French archæologist, b. in Paris, 1 June, 1802; d. at Athens, 24 November, 1859. After pursuing his studies at the Lycée Charlemagne and the Lycée Napoléon, he took up law, but a visit to Italy and Sicily (1822-23) made him an enthusiastic archæologist. In 1825 he was named sub-inspector of fine arts and a few months later married Amelia Syvoct, niece and adopted daughter of the celebrated Mme Récamier. He visited Italy, Belgium, Holland, and accompanied Champollion to Egypt, where he devoted himself to the study of architectural works. Later he travelled through Greece as assistant director of the archæological department of the Morea scientific commission. On his return he was appointed curator of the works of art in the Although the chair was that of modern history, he lectured chiefly on ancient history, more especially on the origins of Greek civilization. In 1836 he was appointed curator of printed books in the Royal Library, and in 1839 was elected member of the Academy. In 1840 he was made curator of the Cabinet of Medals. Guizot, who became minister of foreign affairs in 1841, sent him on a mission to Greece. On returning from this second visit to the East he continued his lectures at the Sorbonne, and made a particular study of Christian civilization in its sources. This study made of him a true Christian, and from that time his lectures bore the impress of his deep Catholic belief. He gave voice to his convictions in his "Questions historiques" (Paris, 1845), in his work on the "Associations religieuses dans Ia société chrétienne" (Paris, 1866), and in many serious articles in the "Correspondant". His writings greatly influenced the much discussed question of freedom of teaching (liberté d'enseignement). In 1846, the students, in retaliation for the suppression of M. Quinet's chair, compelled Lenormant to give up his professorship; he was then given the editorship of the "Correspondant" which be resigned in 1855. In 1848 he was named director of the commission of historical monuments, and in 1849 an almost unanimous vote of the members of the Academy appointed him to the chair of archæology in the Collège de France. From that time he devoted himself entirely to the teaching of Egyptian archæology. He died while on an expedition undertaken for the sake of initiating his son into the knowledge of the monuments of antiquity.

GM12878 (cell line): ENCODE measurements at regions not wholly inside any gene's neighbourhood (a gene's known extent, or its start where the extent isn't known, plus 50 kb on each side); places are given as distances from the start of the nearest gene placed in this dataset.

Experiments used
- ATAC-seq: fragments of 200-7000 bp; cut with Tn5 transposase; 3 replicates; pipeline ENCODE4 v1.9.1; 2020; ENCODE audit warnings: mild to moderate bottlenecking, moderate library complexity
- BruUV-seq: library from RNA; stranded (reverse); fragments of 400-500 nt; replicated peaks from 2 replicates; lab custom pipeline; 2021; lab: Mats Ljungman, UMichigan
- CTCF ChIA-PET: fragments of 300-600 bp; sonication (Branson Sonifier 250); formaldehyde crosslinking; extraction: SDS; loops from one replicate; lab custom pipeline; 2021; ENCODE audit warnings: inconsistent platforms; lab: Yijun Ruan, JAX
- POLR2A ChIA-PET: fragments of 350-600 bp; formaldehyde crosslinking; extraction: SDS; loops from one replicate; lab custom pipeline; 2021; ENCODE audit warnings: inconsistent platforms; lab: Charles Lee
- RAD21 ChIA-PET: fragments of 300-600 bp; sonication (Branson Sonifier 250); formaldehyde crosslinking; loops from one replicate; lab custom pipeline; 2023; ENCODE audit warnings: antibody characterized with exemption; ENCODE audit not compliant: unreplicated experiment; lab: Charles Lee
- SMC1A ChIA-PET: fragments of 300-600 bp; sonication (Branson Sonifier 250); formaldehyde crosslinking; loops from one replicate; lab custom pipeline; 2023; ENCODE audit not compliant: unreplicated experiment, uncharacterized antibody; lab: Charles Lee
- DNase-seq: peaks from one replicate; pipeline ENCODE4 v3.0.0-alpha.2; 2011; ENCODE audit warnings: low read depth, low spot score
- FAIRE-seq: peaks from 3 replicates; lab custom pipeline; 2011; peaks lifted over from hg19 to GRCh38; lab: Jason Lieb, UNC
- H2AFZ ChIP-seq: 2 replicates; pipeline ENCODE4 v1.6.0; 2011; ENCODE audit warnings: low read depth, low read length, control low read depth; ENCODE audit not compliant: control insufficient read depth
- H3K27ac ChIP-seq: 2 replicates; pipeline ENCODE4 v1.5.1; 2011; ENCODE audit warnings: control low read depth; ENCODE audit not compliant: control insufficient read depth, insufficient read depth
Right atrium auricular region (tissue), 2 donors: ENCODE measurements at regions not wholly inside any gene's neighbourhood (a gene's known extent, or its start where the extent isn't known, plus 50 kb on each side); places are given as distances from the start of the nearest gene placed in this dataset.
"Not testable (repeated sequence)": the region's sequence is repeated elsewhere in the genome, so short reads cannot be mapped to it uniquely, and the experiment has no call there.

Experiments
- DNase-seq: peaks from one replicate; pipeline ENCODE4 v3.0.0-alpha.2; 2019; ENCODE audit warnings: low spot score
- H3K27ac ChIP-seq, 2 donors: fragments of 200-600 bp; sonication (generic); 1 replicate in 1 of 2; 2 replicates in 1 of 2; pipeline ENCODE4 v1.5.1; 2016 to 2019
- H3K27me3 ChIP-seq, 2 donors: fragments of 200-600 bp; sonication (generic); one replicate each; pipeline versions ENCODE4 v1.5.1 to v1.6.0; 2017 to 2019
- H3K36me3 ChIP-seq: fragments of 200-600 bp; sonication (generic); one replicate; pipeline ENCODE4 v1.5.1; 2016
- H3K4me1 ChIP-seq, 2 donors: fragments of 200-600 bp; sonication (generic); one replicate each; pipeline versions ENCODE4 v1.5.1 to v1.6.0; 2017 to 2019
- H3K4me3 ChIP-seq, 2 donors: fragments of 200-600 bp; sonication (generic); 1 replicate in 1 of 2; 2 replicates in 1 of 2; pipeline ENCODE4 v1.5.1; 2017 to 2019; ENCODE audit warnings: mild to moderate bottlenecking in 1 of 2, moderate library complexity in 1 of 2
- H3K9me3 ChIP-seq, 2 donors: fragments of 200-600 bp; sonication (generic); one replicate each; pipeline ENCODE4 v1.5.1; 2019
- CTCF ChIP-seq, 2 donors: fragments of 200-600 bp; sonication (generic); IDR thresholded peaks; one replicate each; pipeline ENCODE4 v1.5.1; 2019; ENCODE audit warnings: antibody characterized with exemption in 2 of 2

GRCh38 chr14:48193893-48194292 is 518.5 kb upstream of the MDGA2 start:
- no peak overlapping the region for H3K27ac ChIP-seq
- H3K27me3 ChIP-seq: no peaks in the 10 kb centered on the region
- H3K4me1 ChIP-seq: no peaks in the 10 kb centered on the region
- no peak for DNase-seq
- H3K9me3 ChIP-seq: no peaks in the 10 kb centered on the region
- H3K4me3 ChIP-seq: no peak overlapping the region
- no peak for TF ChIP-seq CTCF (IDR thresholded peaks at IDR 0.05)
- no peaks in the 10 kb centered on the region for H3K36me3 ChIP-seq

Many articles from the pen of Lenormant appeared in the "Annales de l'Institut Arcéologique de Rome", the "Mémoiresde l'Académie des Inscriptions", the "Revuede Numismatique", and the "Correspondant". His chief independently published works are: "Les Artistes contemporains" (Paris, 1833, 2 vols.); "Introduction l'histoire de l'Asie occidentale" (Paris, 1838); "Musée des Antiquités égyptiennes" (Paris, 1842); "Questions historiques" (Paris, 1845), besides two valuable collections, "Trésor de numismatique et de glyptique"(Paris, 1834-50) (in collaboration with Paul Delaroche and Henriquel Dupont) and "Elite des monuments céramographiques" (1844--58) (with De Witte).
DE WITTE, Annuaire de l'Académie de Belgique (Brussels, 1861). 129-86; Mémoires de l'Institut de France, XXXI, (Paris), p. 547--608.
APA citation. (1910). Charles Lenormant. In The Catholic Encyclopedia. New York: Robert Appleton Company. http://www.newadvent.org/cathen/09150c.htm
MLA citation. "Charles Lenormant." The Catholic Encyclopedia. Vol. 9. New York: Robert Appleton Company, 1910. <http://www.newadvent.org/cathen/09150c.htm>.
Transcription. This article was transcribed for New Advent by Mario Anello.
Ecclesiastical approbation. Nihil Obstat. October 1, 1910. Remy Lafort, Censor. Imprimatur. +John M. Farley, Archbishop of New York.